Creating the Florentine State: Peasants and Rebellion, 1348-1434.
Cambridge and New York: Cambridge University Press, 1999. xiii + 308 pp. $49.95. ISBN: 0-521-66337-7.
Mountaineers are free! Or at least free from harsh tax burdens in the fifteenth-century Florentine territorial state. And this freedom did not come from any sort of elite inspired charity or sense of civic humanism applied to the contado; the peasants in the mountain villages successively revolted against and negotiated with the Florentine state. By doing so, and not only succeeding in their immediate goals of tax relief and gaining clemency for those who rebelled but also maintaining these goals over the years, Florentine highland peasants participated in the only truly successful peasant revolt in the Middle Ages. This is a significant, well-researched, and well-argued book, perhaps as significant for political history as Hans Baron's The Crisis of the Early Renaissance (1955) was for intellectual history.
Using evidence from the Florentine archives (especially tax and criminal records) Cohn joins the debate on the transition from the medieval to the modern state and argues that peasant revolts "stimulated" state development. With 1402 as the watershed year in which the effects of mountain peasant revolts finally had their desired effect, Florence went from seeing the mountain highlands as a cash cow only fit to serve its financial needs and dicatates to seeing the area as an integral and even necessary part of the Florentine state, especially in light of the various wars that swirled around the Florentine borders. In the 1390s for instance, many Florentine highland communities paid as much as twenty-nine times more in taxes than did peasant villages in close proximity to the city of Florence. From 1371-1402 the wealth of these mountain communities declined by about half while that of those villages in the plains remained steady. A direct result of this harsh milking was a massive peasant flight from the mounta ins with drastic demographic consequences -- more serious and devastating than the Black Death according to Cohn. Peasants did not flee towards the city of Florence, but away from it, making a double loss for the state of Florence. At the same time, Florence's enemies (Milan in particular) made the most of this turmoil and tried to use these revolts for their own tactical and strategic advantage, and the peasants made the most of these wars for their own political and social goals. Peasants were actors in this process; not acted upon here. In fact, the leaders of the various revolts that scorched Florence's mountain slopes were often the peasants themselves not the various disaffected feudal lords still plotting against the rise of the city-state. Though to give these lords their due and to provide balance, Cohn does recognize their occasional participation in the various revolts. After 1402, Florence not only dealt more charitably with the revolutionaries (tending to grant clemency and tax breaks based upon the exigencies of war and the effects of a declining population base for the taxes) it also began a program of trying to establish a more equitable tax base for state finances -- a move that culminated in the great catasto of 1427. With these reforms, rural wealth in these outlying regions increased some seven times over by 1464. And these outlying mountainous regions were more fully and equally integrated into the Florentine state, which gained a bulwark against others.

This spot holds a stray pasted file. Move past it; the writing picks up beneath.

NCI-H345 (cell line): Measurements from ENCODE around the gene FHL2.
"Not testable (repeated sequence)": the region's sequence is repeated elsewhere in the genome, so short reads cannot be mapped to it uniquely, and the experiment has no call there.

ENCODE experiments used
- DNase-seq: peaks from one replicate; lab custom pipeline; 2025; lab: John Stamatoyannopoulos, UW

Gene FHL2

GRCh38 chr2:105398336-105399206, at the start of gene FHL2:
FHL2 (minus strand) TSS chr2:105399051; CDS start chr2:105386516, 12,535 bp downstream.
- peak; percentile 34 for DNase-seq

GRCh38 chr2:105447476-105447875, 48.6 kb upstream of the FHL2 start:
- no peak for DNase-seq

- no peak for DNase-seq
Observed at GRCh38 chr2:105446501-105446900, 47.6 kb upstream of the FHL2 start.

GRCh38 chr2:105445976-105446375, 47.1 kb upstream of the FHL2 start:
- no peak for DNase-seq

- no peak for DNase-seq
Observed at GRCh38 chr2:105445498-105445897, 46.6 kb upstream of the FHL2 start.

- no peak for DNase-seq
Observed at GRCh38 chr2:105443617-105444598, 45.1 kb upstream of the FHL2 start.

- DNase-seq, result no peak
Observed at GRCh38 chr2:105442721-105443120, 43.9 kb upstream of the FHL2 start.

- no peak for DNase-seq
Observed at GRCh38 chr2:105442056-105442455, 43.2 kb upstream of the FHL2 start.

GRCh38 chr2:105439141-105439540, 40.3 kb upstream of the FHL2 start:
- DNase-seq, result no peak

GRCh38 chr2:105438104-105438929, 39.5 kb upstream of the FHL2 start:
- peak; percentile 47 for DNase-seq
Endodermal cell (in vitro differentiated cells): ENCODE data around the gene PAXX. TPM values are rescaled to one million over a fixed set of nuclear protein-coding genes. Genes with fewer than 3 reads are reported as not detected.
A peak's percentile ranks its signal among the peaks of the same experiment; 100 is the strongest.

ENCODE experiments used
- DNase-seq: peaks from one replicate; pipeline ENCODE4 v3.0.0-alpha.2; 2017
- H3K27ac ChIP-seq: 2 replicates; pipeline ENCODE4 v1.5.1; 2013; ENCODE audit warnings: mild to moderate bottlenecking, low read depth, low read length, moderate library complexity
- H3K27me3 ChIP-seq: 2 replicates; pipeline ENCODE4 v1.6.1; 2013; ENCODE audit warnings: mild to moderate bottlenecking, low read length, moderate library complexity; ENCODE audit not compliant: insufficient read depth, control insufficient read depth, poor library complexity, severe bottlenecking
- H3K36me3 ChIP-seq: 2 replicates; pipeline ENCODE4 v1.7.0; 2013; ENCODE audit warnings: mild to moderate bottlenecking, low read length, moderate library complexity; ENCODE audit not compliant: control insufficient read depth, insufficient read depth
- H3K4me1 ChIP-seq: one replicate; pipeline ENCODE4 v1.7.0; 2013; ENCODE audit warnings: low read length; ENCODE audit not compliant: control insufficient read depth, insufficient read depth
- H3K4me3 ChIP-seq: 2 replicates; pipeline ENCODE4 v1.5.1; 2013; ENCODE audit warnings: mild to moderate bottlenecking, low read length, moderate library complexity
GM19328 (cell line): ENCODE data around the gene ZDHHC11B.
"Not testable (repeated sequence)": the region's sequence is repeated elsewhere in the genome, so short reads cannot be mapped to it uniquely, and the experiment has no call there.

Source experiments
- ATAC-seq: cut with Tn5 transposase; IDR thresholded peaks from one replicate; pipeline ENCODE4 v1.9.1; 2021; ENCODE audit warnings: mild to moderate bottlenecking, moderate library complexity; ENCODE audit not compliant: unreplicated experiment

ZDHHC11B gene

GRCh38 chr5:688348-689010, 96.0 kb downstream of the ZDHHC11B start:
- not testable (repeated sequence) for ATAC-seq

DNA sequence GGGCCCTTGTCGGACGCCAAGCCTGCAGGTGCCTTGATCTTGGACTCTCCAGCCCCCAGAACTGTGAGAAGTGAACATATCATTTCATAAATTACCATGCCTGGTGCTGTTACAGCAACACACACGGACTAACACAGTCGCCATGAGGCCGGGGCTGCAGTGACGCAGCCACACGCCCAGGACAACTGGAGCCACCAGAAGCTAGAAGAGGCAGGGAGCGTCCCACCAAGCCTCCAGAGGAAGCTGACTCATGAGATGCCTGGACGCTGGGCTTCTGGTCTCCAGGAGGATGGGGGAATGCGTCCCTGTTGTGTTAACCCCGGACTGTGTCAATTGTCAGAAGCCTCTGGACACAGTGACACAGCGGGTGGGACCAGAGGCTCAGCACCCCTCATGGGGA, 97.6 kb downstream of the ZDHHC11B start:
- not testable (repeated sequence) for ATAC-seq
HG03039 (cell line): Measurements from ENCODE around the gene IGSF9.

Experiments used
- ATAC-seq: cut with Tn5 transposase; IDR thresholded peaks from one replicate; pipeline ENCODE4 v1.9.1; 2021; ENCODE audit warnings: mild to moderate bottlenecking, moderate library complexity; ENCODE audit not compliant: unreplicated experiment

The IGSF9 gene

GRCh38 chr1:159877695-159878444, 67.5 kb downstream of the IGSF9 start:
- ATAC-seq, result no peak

This book also showcases Cohn's skills as an historian. First, the story of how the mountain peasants forced the Florentine state to accommodate their demands is almost totally hidden -- deliberately so! -- in the various Florentine chronicles. Bluntly, it just did not accord with their myth of Florence. Cohn had to play detective and scour the sources for better evidence of this story. He found his evidence in the criminal records of Florence's dealing with the revolts, where sometimes the tax burden was specifically noted as the cause for rebellion. He also finds good evidence of this story in the day-to-day petitions to various organs of the Florentine government. If nothing else, Cohn's spadework in the archives -- especially his ability to link persons in various archival collections -- evinces considerable doggedness on his part. As expected from his previous works, Cohn uses quantitative techniques well, and his quantitative discussion and its attendant tables and appendixes are clear and convincing en ough for the average scholarly reader.
Although I began this book a skeptical reader (I thought he was going to push his evidence way beyond its limits), I am now convinced of the soundness of what Cohn has to say. Everyone interested in the development of the Florentine state in particular and the early modern state in general will have to read this. If I may be permitted one criticism of an excellent work, it would be that I think Cohn has unfairly criticized Fernand Braudel's view that mountain society was nor dynamic but timeless -- reflecting the structures of daily life. Cohn, correctly for the period around 1400, sees considerable dynamism in mountain society. But perhaps in the context of state development and warfare, what Cohn is looking at is not a point of structure but one of conjuncture, one of those Braudelian cyclical sweeps which can alter even the structures of daily life.
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|Article Type:||Book Review|
|Date:||Jun 22, 2001|
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